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Contemptlating my mortality and reducing my standard of living


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Home Forums General Forums Philosophy & Technique Contemptlating my mortality and reducing my standard of living

Viewing 25 posts - 1 through 25 (of 80 total)
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  • #3627724
    Diane “Piper” Soini
    BPL Member

    @sbhikes

    Locale: Santa Barbara

    Thinking about going car-free and scooter-free after being involved in a motorcycle accident. I was waiting at a red light and hit from behind. Knee is messed up and I got a concussion and laceration on my forehead. At the age of almost 55 I feel like I’m racing time to try not to fall apart before I’m free of this working for a living bullshit, and I feel like I’m going to lose the race. Now I’m thinking maybe I can win the race if I just let other people pay for and maintain motor-vehicles and I’ll pay them a little here and there to use them (uber, the bus) or else I’ll just ride my e-bike or walk. Just think of it, no insurance, no new tires and oil changes, no gas. Does anybody here live this way? My boss lives this way and the more I think of it, the more sense it starts to make. He also does this thing where he only wears one thing: Black jeans and a black t-shirt. I think he’s one of these minimalists.

    #3627732
    Monte Masterson
    BPL Member

    @septimius

    Locale: Changes Often

    Very sorry to hear about your injuries. I hope this doesn’t keep you away from hiking very long.

    It’s true that a minimalist lifestyle keeps you from having to work as much. It’s just that our consumer culture has so many of us conditioned to think we need all of this stuff, but I’ve found none of it makes me happy (except UL backpacking gear maybe). There are countless videos on YouTube about minimalism and I think I’ve watched most of them. A lot of people preach about global warming when in fact they have a very large carbon footprint, at least in America anyway.

    Hope you heal up and are back on the trail soon.

     

    #3627748
    Jerry Adams
    BPL Member

    @retiredjerry

    Locale: Oregon and Washington

    Yeah, hope you get well soon

    Thoreau – Walden Pond – that was an idea of his, if you “have a job” then you have to buy a bunch of stuff like clothes and transportation.  If you just subsist you don’t need as much stuff so you don’t need to work as much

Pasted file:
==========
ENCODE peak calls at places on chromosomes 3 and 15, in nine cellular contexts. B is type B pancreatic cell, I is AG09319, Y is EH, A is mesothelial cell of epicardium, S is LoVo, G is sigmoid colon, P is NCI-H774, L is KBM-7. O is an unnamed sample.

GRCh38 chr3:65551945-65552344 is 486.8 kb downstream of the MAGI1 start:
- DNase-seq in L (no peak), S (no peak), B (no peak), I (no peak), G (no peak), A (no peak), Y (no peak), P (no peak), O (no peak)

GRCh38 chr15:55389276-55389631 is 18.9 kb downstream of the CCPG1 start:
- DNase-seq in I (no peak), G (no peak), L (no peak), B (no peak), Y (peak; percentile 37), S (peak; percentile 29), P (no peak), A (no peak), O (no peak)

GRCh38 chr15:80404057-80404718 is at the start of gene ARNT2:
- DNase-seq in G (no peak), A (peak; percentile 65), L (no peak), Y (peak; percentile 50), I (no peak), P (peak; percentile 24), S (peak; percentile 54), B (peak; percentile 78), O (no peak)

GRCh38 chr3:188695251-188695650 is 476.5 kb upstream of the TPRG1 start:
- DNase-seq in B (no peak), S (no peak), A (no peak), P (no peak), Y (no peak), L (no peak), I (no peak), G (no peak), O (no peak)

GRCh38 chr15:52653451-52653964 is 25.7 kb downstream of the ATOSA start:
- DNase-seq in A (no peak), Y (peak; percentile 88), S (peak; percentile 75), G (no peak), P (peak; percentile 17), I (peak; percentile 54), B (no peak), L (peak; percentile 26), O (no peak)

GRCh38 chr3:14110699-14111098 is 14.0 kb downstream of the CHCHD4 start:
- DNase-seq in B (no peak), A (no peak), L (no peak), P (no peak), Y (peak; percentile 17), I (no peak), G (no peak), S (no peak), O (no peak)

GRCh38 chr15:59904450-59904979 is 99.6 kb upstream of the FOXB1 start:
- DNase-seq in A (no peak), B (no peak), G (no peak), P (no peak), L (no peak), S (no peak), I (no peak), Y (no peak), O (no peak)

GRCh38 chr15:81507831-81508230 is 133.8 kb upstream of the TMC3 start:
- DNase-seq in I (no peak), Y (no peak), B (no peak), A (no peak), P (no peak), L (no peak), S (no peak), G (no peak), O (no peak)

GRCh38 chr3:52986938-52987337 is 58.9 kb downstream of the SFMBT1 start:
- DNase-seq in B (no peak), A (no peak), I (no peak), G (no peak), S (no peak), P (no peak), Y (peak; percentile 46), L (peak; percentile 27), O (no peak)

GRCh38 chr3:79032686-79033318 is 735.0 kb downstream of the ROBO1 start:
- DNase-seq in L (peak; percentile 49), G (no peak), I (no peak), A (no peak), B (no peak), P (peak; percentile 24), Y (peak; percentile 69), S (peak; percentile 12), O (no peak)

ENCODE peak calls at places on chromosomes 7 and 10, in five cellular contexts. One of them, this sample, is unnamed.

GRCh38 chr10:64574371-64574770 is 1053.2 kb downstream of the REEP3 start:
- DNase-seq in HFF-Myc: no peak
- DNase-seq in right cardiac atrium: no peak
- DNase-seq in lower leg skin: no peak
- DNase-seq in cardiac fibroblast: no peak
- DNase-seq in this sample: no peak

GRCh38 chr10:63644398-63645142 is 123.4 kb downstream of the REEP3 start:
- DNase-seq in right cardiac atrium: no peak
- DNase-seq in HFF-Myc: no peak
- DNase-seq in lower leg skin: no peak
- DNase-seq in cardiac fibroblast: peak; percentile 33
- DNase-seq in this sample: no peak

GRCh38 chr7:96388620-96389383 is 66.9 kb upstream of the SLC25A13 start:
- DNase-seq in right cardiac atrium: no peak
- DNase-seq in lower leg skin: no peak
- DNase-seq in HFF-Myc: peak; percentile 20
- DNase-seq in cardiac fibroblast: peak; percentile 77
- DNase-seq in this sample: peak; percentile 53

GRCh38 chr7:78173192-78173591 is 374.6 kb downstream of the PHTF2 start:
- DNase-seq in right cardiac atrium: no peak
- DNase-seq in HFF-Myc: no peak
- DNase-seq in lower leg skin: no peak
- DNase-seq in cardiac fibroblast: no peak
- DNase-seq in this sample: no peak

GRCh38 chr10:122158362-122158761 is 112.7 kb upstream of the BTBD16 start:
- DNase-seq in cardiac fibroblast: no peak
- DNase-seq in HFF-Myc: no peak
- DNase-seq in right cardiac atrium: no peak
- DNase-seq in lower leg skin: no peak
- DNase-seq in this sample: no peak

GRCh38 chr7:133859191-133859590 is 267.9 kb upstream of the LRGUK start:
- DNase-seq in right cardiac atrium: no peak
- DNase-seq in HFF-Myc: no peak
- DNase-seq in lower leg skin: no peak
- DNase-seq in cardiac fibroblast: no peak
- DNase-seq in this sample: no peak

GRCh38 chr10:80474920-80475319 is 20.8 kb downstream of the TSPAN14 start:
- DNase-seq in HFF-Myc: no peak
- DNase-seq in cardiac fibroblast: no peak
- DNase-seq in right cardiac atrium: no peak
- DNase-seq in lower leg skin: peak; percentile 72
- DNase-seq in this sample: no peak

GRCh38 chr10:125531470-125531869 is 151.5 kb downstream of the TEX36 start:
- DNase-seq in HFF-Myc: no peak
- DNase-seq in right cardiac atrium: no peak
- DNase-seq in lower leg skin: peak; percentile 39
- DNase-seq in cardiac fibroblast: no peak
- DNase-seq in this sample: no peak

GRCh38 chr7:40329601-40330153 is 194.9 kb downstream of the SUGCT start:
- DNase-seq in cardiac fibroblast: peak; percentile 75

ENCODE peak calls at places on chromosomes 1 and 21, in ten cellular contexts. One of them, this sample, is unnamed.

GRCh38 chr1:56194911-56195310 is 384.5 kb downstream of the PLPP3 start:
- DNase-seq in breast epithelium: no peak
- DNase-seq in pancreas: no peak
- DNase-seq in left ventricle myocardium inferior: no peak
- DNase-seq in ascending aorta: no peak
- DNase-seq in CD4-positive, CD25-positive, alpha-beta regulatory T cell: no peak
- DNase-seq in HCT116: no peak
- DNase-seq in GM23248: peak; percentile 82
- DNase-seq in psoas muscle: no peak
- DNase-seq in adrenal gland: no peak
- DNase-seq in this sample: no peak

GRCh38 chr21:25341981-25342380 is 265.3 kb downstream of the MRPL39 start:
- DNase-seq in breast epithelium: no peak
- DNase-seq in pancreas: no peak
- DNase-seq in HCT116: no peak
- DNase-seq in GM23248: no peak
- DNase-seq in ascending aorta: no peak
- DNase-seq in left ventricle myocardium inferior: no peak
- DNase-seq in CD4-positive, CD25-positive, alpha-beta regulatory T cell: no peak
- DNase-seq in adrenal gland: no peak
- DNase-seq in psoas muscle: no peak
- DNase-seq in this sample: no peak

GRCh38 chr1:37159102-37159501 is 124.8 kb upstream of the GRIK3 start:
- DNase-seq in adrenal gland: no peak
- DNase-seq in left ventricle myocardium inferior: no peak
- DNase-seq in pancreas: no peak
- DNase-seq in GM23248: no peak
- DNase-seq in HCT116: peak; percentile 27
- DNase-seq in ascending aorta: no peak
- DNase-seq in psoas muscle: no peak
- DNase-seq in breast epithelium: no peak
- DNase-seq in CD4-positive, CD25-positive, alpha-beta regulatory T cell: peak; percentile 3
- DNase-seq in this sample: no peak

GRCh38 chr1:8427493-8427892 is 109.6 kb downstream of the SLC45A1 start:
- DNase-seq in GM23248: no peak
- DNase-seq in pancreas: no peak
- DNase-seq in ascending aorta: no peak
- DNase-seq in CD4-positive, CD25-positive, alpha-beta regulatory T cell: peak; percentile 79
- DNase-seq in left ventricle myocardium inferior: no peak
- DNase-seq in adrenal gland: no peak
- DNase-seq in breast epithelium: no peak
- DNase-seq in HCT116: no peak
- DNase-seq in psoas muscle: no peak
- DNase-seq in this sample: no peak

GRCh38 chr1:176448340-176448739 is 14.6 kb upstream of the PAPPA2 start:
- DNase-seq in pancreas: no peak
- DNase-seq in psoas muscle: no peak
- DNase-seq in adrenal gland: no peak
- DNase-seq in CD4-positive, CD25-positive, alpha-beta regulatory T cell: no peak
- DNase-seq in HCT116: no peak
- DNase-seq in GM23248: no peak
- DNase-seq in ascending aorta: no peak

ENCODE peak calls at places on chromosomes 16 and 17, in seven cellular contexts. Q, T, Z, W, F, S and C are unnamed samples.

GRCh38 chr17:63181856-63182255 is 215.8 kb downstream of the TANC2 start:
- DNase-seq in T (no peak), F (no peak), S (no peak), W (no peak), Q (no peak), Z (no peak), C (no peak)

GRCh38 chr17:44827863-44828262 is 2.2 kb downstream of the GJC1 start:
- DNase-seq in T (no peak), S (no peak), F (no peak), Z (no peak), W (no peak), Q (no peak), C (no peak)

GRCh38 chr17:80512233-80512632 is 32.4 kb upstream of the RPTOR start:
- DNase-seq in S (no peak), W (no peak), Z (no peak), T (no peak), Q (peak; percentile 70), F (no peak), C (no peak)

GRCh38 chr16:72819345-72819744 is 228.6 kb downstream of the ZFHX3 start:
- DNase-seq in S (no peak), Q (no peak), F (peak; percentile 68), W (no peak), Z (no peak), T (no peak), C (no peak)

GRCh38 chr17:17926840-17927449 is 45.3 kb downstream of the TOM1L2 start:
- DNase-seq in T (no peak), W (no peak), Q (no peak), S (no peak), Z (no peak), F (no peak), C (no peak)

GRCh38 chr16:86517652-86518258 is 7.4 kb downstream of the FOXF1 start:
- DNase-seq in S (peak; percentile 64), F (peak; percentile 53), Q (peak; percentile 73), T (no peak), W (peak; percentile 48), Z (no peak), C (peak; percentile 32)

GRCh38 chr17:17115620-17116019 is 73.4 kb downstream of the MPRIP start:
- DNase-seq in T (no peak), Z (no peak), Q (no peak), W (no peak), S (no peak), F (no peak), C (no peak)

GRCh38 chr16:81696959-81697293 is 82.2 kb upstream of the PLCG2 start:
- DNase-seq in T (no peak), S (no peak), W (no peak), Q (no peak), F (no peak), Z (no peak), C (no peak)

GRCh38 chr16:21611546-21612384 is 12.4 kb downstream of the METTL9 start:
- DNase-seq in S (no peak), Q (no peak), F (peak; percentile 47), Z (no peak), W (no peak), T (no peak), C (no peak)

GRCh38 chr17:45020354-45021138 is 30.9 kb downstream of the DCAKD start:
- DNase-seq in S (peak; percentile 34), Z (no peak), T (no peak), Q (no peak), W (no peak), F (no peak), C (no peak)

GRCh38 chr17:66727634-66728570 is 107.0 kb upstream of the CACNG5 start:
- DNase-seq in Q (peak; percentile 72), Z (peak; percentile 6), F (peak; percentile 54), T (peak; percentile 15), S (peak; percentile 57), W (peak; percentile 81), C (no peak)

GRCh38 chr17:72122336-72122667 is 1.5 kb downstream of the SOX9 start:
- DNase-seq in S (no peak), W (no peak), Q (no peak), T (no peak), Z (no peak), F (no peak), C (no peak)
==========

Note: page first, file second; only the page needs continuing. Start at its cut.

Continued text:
#3627802
    Greg Mihalik
    BPL Member

    @greg23

    Locale: Colorado

    Google is your friend –

    https://thecollegeinvestor.com/19174/uber-vs-owning-car/

    There are many hits on cost comparisons for a number of cities and situations.

    Get out the spreadsheet, be brutally honest, and decide. (You don’t have to sell the car to start the experiment.)

    Also, long ago, when I lived in the city, friends shared a van to cover longer trips throughout the year.

    #3627834
    Joel H
    BPL Member

    @joelhorn

    I am at that age as well. Material things don’t mean as much to me anymore and I have never really lived as a big consumer ever as I have been off grid in the wilderness for nearly 53 years but there was always some other tool or piece of machinery I wanted, now I ask real hard. Will I get that much pleasure out of that? If not I don’t need it.

     

    #3627836
    Diane “Piper” Soini
    BPL Member

    @sbhikes

    Locale: Santa Barbara

    I would not need uber for regular use. Just for those rare, extra special things. I really meet all the conditions to not be a car owner very easily.

    #3627844
    Adam Kilpatrick
    BPL Member

    @oysters

    Locale: South Australia

    Sorry to hear about your accident!

    You might be interested in the FIRE community (Financial Independence Retire Early). Try MrMoneyMoustache … he has lots of great articles (inc about what you are pondering) and also there is a great forum community on there.